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by Michael Kuo
I was thrilled to find the illustrated mushrooms under Red Pine in central Illinois . . . and then spent a year and a half trying to identify them. The specimens were dried out, though I didn't know it. Limacella had not crossed my radar screen before this, and I was relying on keys (my own included) that emphasize sliminess in order to arrive at the genus. Mycologist Andrew Methven took one look at the scan to the right, however, and put me on the right track--an illustration of several important points:
Limacella glioderma (which is more properly known as Limacella delicata var. glioderma) is distinct among other Limacella species by virtue of its reddish brown cap, its dry stem that features shaggy zones of fibers, and its mealy odor.
Ecology: Possibly mycorrhizal or saprobic; growing alone or gregariously under hardwoods or conifers; summer and fall; fairly widely distributed in North America.
Cap: 2.5-8 cm; convex, becoming flat, or developing a broad central bump; slimy when fresh and young, but often dry; fairly smooth, or finely granular; dark cinnamon to reddish brown, fading to pinkish tan.
Gills: Free from the stem or attached by a tiny notch; close; whitish at first, becoming pinkish.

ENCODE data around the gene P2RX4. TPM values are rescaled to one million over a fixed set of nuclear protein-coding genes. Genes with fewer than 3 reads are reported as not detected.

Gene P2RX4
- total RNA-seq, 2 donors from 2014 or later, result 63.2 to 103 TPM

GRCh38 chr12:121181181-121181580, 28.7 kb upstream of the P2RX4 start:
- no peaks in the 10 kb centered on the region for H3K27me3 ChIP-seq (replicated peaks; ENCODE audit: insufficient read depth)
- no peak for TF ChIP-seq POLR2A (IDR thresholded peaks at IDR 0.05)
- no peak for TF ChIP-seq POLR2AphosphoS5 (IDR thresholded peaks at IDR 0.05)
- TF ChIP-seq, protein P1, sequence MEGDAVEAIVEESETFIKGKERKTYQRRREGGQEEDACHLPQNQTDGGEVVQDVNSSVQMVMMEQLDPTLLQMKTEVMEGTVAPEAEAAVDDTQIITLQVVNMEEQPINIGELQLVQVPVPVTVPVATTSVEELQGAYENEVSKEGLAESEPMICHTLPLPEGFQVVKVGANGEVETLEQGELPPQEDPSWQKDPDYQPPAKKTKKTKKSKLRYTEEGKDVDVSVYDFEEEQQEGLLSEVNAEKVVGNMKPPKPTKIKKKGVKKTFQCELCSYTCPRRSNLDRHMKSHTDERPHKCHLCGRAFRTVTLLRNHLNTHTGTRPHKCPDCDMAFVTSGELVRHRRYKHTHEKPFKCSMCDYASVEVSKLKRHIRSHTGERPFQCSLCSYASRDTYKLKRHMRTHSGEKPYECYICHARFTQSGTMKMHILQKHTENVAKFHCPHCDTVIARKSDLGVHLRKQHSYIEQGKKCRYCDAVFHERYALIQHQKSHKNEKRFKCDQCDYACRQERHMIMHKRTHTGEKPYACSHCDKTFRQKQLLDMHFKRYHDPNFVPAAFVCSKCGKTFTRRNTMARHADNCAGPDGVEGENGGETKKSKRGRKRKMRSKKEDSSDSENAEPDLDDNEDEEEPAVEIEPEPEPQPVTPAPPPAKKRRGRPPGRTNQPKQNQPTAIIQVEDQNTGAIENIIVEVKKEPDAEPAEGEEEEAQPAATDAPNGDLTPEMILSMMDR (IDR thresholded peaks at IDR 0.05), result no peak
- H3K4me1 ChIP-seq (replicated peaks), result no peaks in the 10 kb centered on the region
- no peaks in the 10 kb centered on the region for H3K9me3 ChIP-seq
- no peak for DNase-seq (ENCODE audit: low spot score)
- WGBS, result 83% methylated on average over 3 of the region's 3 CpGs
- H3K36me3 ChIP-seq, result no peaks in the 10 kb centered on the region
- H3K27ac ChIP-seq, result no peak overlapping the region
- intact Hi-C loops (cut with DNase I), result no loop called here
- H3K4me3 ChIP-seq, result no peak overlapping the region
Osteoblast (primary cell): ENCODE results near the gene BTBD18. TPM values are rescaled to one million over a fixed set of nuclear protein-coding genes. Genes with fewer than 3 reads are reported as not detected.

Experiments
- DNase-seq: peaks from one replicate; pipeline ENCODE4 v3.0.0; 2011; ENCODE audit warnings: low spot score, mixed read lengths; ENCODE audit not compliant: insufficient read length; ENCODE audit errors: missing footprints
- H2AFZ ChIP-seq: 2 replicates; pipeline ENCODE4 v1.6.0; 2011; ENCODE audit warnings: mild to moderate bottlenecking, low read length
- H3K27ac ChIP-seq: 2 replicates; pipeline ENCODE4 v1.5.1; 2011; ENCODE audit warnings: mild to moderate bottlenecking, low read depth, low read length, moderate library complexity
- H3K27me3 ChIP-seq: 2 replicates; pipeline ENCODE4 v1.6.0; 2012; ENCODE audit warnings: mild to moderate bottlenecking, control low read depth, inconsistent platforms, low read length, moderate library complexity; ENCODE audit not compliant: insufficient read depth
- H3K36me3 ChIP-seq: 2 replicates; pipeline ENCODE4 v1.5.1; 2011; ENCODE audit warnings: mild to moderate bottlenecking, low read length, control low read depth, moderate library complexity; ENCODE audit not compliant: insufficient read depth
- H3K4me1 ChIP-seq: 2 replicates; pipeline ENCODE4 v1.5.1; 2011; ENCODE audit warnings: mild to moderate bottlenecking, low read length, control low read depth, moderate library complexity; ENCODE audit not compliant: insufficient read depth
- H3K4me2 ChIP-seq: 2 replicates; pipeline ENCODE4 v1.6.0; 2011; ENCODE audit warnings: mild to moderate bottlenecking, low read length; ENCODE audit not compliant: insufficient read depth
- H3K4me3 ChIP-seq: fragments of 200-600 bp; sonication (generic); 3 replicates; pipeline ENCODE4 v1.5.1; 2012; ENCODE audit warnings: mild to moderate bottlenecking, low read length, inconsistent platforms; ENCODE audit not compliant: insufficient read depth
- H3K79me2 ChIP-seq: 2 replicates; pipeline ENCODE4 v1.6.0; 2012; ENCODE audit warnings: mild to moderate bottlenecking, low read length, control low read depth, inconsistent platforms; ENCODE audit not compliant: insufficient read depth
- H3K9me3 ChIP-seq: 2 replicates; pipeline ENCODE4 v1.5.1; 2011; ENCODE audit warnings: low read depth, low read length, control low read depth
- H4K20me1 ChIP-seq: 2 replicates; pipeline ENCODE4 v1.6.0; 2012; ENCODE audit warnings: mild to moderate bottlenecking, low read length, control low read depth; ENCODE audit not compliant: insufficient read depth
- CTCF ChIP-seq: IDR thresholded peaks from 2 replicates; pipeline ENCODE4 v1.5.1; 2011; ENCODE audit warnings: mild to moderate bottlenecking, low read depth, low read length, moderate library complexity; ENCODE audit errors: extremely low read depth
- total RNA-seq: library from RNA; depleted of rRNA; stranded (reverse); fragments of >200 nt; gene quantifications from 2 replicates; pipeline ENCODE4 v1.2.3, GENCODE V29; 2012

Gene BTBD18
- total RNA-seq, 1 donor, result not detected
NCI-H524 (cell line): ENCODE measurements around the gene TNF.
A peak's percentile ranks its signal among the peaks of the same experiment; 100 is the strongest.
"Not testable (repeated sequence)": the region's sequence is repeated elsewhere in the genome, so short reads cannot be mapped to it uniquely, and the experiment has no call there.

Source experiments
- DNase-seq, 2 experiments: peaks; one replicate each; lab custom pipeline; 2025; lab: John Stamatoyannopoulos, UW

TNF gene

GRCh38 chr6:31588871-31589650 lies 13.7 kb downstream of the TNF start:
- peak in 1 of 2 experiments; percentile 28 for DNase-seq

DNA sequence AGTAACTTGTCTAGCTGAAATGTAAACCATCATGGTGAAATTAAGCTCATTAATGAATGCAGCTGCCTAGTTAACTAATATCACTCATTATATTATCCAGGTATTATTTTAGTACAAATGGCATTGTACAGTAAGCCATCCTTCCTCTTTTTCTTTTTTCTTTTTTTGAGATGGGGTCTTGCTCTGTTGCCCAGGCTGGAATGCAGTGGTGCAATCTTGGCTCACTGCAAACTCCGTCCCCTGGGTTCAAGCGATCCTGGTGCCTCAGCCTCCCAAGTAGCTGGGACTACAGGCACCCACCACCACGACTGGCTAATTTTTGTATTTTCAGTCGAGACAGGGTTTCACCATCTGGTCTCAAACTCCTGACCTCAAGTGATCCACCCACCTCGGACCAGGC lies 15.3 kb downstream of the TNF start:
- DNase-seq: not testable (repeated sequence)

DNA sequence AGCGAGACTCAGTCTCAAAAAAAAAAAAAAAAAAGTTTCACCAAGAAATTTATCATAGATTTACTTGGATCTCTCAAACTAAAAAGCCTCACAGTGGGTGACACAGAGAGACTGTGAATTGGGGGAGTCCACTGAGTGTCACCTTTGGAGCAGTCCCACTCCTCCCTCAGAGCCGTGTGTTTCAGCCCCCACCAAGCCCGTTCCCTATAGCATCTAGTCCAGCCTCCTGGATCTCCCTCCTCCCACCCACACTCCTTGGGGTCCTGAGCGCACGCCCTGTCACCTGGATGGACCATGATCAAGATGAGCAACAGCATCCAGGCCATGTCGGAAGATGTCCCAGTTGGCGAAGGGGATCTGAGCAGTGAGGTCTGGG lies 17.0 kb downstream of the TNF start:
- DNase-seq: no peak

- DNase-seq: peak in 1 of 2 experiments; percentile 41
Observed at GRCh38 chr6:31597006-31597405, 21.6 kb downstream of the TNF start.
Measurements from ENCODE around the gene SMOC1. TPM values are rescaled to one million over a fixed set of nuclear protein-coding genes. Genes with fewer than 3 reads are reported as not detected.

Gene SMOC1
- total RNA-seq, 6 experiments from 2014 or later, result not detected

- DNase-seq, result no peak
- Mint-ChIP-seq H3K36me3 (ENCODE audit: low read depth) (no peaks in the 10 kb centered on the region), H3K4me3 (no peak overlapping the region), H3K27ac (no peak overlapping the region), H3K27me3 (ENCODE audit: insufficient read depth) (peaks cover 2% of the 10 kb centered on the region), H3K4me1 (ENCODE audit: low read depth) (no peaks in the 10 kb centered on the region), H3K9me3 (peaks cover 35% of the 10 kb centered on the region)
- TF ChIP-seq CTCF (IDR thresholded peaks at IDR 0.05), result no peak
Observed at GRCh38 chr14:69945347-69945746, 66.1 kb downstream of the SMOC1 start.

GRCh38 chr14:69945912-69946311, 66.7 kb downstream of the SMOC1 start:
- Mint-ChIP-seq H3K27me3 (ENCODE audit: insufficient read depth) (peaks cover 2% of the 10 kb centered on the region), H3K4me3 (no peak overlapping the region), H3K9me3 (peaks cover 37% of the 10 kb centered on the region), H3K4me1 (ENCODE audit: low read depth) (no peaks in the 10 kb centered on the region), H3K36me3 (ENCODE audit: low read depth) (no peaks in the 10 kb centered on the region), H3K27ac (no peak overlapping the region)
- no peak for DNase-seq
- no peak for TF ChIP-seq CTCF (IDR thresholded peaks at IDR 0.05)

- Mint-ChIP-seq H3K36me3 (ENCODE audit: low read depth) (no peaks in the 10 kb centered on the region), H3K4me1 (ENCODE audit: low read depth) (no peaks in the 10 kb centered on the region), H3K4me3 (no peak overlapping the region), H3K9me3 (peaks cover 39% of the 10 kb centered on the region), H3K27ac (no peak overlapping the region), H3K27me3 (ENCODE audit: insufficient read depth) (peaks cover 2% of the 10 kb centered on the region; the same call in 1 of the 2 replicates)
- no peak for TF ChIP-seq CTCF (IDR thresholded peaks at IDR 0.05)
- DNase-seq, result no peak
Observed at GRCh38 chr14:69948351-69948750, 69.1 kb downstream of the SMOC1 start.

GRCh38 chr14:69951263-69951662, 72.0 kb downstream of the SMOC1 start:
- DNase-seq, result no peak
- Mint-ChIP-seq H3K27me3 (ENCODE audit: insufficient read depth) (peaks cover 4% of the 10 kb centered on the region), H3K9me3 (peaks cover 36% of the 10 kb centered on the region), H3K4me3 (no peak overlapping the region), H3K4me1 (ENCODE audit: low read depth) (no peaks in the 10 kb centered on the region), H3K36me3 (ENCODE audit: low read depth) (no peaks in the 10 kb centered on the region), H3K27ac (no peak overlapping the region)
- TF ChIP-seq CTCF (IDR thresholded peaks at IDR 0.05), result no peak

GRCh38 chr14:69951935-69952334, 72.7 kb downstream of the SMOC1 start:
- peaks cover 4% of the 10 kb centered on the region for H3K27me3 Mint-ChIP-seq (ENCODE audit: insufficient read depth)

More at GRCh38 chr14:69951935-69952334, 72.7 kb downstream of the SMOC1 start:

Stem: 4-12 cm long; .5-1 cm thick; more or less equal; shaggy with reddish brown patches and scales in vaguely concentric patterns; sometimes with an ephemeral ring zone but lacking a true ring; whitish under the fibers and scales. In my collection the originally slimy partial veils had dried out and fragmented, becoming reminiscent of cortinas.
Flesh: Whitish, tinged pink.
Odor and Taste: Mealy.
Spore Print: White.
Microscopic Features: Spores 3-5 µ; round; smooth; inamyloid; gill tissue divergent.
REFERENCES: (Fries, 1857) Earle, 1909. (H. V. Smith, 1945; Arora, 1986; Lincoff, 1992.) Herb. Kuo 08290201.
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Cite this page as:
Kuo, M. (2006, March). Limacella glioderma. Retrieved from the MushroomExpert.Com Web site: http://www.mushroomexpert.com/limacella_glioderma.html